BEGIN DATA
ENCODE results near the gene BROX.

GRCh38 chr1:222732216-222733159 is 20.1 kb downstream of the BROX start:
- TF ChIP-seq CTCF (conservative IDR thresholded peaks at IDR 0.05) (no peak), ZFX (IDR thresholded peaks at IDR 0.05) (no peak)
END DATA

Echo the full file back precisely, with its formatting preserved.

ENCODE results near the gene BROX.

GRCh38 chr1:222732216-222733159 is 20.1 kb downstream of the BROX start:
- TF ChIP-seq CTCF (conservative IDR thresholded peaks at IDR 0.05) (no peak), ZFX (IDR thresholded peaks at IDR 0.05) (no peak)